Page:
I’ve been steadily working towards the release of my patch set for the Digitech RP360/RP360XP, and we’re pretty close to go. There will be a few changes in this set versus previous sets:
I’m thinking that I won’t be delivering this set with all the single patches broken out into folders by category. I mean, why? All the patches are in the bulk load set; if you want a single, just save it out of the bulk load set. In the meantime, saving and labeling all those singles takes a LOTTA lotta time that doesn’t seem to deliver more value to the buyer.
I’ve developed more than 50 patches, which was my target, and I like the extras. So the buyer will get more than one patch per dollar. (You’re welcome.)
I’ve taken pains with this set to balance the volume level of patches across the board. That essentially means turning the clean patches up and the distorted patches down. The implication for the user is that you need to turn your amp up higher, and/or run the master volume level on the RP360 at a higher level. Neither of those is any kind of problem. The RP360’s signal to noise ratio is very good, and you’re not going to run out of headroom on your amp until you’re way past the point where feedback is louder than a jet engine at takeoff.
The RP360XP: give us a few weeks, and it’ll have our patches in it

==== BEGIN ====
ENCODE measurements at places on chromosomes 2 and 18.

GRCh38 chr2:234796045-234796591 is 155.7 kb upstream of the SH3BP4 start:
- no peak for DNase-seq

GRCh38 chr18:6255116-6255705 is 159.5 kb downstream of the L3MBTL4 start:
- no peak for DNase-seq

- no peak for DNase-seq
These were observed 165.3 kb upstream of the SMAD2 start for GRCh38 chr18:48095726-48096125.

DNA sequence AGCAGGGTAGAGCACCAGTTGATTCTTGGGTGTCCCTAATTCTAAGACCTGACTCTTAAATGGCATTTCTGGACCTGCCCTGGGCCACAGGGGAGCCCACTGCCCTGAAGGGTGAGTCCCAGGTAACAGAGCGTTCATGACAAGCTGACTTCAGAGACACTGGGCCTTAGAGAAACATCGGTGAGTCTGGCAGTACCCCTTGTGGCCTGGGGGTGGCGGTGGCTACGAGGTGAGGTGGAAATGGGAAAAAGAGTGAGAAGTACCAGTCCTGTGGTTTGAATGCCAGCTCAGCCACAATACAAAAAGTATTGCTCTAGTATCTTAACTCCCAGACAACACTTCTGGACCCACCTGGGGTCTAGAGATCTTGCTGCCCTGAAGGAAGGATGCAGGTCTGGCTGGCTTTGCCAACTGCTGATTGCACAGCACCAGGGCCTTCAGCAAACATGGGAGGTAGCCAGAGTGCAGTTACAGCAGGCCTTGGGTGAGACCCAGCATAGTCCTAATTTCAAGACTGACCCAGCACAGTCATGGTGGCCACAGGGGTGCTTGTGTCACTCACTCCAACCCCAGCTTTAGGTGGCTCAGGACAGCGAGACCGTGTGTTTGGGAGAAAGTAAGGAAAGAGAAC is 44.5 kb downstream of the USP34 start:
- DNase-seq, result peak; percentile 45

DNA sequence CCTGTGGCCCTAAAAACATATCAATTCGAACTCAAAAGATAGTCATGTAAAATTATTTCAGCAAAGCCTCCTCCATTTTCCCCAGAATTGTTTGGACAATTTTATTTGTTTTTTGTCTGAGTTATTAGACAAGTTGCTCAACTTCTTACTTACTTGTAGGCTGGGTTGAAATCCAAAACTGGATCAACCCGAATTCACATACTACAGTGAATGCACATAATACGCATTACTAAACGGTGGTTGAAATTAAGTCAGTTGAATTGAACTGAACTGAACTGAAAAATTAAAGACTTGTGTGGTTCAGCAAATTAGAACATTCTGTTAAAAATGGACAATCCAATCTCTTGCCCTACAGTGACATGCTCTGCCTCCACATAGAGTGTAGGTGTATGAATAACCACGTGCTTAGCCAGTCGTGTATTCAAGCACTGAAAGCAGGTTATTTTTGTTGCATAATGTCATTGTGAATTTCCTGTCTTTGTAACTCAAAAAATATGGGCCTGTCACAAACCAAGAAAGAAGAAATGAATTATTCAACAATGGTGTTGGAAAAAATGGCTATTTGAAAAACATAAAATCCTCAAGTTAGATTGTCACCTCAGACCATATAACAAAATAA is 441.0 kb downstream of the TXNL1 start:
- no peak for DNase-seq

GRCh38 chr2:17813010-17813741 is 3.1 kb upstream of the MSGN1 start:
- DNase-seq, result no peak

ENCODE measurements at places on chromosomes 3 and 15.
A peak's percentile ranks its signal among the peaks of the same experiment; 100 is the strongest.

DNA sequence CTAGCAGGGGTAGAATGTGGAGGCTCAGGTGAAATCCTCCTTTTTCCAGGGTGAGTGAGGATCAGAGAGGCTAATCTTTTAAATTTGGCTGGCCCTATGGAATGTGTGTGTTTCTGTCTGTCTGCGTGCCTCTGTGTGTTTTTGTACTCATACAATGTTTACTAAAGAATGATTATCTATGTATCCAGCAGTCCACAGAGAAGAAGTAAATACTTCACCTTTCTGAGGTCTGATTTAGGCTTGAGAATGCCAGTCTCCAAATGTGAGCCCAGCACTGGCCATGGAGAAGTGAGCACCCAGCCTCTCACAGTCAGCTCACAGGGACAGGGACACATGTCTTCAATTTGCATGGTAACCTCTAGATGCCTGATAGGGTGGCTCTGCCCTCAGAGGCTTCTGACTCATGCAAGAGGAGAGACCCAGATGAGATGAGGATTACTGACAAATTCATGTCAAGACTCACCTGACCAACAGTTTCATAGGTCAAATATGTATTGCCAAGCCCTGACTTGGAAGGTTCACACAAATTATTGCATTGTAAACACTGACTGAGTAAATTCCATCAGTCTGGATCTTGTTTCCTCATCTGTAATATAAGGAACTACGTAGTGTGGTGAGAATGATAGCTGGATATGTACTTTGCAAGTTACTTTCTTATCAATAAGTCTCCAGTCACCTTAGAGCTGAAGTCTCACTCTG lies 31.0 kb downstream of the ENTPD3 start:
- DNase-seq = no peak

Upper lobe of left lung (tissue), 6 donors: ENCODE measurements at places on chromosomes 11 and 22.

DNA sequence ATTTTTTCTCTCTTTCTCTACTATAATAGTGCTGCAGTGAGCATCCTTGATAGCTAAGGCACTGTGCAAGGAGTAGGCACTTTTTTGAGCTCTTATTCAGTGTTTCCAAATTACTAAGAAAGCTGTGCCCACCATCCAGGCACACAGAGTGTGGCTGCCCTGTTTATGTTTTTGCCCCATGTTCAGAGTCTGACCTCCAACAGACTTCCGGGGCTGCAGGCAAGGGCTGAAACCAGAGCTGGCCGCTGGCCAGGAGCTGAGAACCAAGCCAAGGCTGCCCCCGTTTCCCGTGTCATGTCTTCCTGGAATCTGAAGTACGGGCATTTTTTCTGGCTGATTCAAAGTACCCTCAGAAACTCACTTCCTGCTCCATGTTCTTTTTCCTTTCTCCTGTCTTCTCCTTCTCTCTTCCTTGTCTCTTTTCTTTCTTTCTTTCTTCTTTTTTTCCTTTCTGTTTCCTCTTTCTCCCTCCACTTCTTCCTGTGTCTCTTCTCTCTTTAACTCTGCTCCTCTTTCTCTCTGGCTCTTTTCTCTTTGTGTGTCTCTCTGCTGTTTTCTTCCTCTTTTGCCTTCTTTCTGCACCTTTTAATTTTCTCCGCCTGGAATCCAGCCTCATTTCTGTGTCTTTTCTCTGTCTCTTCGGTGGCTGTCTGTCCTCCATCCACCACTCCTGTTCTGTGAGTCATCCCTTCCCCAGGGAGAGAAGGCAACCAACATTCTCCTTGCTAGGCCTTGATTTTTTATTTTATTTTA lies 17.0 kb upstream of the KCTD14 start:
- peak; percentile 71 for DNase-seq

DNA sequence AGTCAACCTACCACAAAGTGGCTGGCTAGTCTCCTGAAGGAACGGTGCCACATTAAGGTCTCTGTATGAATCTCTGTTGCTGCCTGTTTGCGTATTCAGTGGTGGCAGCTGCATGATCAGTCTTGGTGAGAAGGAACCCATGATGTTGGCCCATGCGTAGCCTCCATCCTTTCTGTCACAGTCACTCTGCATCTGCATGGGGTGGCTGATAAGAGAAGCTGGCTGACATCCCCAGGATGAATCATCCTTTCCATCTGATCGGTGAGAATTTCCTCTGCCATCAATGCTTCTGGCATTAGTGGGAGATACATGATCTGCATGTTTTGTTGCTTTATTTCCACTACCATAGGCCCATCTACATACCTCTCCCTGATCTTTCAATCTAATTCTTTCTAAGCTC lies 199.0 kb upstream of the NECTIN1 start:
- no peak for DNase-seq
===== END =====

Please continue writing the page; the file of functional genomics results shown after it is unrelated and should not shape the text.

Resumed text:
I’ve taken pains to maximize the utility of the few footswitches available on the 360. Every patch has its footswitches configured for “Stomp” mode (where a single footswitch press can turn an effect on or off), with a standardized order from left to right: modulation or distortion, delay, reverb. So whenever you’re in Stomp mode and you hit the middle footswitch, delay will go on or off; hit the right switch, and it’s reverb; hit the left switch, and it’s either modulation or distortion. This order is implemented in every patch; when the patch doesn’t use modulation, distortion, delay, or reverb, the corresponding footswitch is inactive. This should make it very easy for anyone using my patches to learn their way around these important controllers, and maximize the device’s power in performance.
I’ve bitched a lot about the uselessness of Digitech’s Nexus application for editing the RP, and I still have my problems with it. However, it’s actually pretty useful if you do initial patch editing from the RP360’s front panel, and use Nexus for the finishing touches, like balancing the relative levels of patches and assigning the footswitches to particular patch parameters for Stomp mode. The former is accomplished with a slider in the software, and the latter by dragging and dropping the effect you want to control into a slot representing the footswitch. Fast and tidy. For people who don’t change patches frequently in the middle of a song, Stomp mode looks like the way to go. If you do like to change patches in the middle of a song, Stomp mode isn’t ideal, because the footswitches in Stomp mode turn FX on or off, and you can’t use them to change patches in that case. (You can still change patches by rotating the large dial on the front panel, but that’s not ideal when you’re in the middle of a performance.)
My RP360/360XP patch set will retail for $50, and it’s my best work to date. I’ll be updating my RP500 and RP1000 patch sets, in that order, with the refinements I’ve made for the 360, so if you’re using one of those devices, stay tuned–that’ll be a free upgrade for current RP500 and RP1000 patch set licensees. In the meantime, give me a few weeks–to mid-May 2014–and the 360 patch set will be lighting up your RP.